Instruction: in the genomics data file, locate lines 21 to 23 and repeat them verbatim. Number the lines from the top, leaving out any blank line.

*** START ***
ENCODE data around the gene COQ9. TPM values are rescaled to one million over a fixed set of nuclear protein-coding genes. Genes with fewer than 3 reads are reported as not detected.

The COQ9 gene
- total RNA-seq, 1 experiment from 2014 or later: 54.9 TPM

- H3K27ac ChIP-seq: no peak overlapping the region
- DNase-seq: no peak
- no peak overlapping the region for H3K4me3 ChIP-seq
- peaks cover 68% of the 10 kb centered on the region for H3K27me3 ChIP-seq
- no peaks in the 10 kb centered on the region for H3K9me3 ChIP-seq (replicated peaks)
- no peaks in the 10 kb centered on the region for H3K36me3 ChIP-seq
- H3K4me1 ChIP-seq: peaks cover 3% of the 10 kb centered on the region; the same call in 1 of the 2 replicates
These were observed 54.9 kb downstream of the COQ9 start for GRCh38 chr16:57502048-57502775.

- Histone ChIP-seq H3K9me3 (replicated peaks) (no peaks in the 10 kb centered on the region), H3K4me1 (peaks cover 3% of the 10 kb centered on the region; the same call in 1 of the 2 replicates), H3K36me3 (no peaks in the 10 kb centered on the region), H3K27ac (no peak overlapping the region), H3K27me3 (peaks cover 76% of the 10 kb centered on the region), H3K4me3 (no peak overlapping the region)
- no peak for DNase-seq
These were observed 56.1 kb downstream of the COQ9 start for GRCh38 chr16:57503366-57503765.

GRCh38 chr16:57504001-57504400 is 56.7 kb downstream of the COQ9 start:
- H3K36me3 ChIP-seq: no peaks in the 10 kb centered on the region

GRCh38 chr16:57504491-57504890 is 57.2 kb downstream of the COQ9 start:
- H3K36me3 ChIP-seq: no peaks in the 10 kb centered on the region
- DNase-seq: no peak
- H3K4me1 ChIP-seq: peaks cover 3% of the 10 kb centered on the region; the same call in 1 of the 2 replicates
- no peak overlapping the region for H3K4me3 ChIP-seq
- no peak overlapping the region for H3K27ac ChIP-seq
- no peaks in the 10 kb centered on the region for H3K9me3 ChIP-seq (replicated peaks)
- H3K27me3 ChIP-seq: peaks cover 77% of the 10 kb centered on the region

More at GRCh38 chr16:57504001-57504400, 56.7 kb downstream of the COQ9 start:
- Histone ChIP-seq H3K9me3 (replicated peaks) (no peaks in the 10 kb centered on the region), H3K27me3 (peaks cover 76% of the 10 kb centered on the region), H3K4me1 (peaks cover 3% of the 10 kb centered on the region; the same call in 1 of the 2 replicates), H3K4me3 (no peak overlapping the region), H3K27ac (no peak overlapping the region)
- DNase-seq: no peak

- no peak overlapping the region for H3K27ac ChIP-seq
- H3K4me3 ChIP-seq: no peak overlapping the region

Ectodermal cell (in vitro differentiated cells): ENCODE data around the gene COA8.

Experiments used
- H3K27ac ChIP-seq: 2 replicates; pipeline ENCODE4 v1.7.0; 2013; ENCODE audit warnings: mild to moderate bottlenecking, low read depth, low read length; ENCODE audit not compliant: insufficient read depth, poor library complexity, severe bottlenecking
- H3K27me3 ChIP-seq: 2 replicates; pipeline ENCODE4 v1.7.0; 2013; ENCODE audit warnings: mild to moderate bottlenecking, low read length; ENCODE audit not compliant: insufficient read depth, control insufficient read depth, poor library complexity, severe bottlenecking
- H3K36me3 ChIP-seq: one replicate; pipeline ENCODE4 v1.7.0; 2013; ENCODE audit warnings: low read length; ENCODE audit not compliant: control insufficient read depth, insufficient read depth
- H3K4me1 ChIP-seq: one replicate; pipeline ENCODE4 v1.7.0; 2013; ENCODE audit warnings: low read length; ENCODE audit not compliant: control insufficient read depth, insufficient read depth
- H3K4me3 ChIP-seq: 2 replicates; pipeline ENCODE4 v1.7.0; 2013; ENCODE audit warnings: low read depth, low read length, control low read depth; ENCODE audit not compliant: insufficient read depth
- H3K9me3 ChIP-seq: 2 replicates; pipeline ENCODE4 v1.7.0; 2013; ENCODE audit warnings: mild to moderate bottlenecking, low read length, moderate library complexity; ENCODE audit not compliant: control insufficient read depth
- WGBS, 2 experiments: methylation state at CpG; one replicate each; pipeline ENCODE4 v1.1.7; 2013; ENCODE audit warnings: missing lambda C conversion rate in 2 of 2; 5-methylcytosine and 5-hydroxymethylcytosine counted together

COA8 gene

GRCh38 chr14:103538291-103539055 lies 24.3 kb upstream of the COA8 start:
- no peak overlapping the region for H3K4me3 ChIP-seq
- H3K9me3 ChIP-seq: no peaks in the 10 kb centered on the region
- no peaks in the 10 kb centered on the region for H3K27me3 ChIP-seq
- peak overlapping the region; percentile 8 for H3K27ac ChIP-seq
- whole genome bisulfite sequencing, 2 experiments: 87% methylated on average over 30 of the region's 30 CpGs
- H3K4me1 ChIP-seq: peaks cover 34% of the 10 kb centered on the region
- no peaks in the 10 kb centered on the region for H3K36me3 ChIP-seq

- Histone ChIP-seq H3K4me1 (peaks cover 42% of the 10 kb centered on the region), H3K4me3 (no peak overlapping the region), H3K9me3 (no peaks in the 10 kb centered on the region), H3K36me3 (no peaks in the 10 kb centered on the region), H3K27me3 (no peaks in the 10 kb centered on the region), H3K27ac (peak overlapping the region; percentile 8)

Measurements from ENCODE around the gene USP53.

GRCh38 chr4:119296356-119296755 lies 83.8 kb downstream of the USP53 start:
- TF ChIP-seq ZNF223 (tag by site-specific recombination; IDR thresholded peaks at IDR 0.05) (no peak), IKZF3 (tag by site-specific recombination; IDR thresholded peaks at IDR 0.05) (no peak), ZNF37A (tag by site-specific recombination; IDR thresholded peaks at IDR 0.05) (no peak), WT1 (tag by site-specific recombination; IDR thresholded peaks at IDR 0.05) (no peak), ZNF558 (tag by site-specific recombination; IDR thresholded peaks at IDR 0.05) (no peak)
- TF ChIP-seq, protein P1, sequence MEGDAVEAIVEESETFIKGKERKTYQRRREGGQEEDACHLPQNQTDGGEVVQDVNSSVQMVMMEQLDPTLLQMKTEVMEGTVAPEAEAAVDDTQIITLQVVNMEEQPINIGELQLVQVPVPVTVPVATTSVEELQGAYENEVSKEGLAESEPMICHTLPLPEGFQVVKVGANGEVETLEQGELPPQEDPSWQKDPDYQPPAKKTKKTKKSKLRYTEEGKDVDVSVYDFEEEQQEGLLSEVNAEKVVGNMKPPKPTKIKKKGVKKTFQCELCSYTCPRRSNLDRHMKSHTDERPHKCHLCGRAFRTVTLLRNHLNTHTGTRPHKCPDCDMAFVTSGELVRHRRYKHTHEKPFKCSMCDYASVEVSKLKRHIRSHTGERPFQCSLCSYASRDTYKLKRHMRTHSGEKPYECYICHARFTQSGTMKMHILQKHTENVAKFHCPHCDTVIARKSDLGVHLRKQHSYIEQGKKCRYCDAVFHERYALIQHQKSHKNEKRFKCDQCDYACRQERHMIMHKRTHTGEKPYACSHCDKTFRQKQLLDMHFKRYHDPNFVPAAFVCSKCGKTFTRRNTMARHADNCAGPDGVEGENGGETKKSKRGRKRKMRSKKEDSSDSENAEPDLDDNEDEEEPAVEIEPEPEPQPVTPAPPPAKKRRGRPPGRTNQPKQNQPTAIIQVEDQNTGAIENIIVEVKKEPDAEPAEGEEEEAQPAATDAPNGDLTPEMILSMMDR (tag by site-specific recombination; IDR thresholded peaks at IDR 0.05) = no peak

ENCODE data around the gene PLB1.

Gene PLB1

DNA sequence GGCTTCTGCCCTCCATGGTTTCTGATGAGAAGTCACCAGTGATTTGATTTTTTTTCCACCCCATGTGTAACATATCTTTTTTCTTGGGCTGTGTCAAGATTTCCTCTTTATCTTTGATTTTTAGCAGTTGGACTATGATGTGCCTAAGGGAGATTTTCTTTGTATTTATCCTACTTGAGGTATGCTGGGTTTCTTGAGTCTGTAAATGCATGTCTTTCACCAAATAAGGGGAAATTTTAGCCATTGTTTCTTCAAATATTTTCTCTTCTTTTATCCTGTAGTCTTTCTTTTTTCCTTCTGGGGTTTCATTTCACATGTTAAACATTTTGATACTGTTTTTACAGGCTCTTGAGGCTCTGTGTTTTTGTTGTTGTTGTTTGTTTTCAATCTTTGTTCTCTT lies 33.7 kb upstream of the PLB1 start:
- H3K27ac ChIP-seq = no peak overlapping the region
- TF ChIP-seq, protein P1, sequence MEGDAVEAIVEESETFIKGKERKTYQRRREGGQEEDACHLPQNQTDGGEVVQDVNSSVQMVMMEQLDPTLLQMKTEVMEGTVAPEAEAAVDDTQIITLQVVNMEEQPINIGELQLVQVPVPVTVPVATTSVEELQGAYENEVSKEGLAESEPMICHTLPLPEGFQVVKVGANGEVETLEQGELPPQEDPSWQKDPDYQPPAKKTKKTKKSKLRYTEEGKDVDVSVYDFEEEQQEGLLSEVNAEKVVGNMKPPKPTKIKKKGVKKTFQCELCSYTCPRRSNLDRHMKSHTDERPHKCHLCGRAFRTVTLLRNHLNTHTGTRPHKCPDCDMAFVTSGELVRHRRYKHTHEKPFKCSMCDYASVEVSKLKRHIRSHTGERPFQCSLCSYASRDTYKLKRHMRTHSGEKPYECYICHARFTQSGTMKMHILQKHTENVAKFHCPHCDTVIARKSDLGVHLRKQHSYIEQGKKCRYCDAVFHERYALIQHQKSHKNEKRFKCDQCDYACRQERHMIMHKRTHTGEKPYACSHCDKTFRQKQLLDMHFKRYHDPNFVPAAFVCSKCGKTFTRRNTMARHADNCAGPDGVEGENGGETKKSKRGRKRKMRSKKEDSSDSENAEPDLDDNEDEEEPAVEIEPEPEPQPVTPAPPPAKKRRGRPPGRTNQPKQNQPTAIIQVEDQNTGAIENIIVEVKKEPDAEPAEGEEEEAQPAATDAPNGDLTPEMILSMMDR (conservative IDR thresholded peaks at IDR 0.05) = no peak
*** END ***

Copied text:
- no peak overlapping the region for H3K4me3 ChIP-seq
- no peak overlapping the region for H3K27ac ChIP-seq
- no peaks in the 10 kb centered on the region for H3K9me3 ChIP-seq (replicated peaks)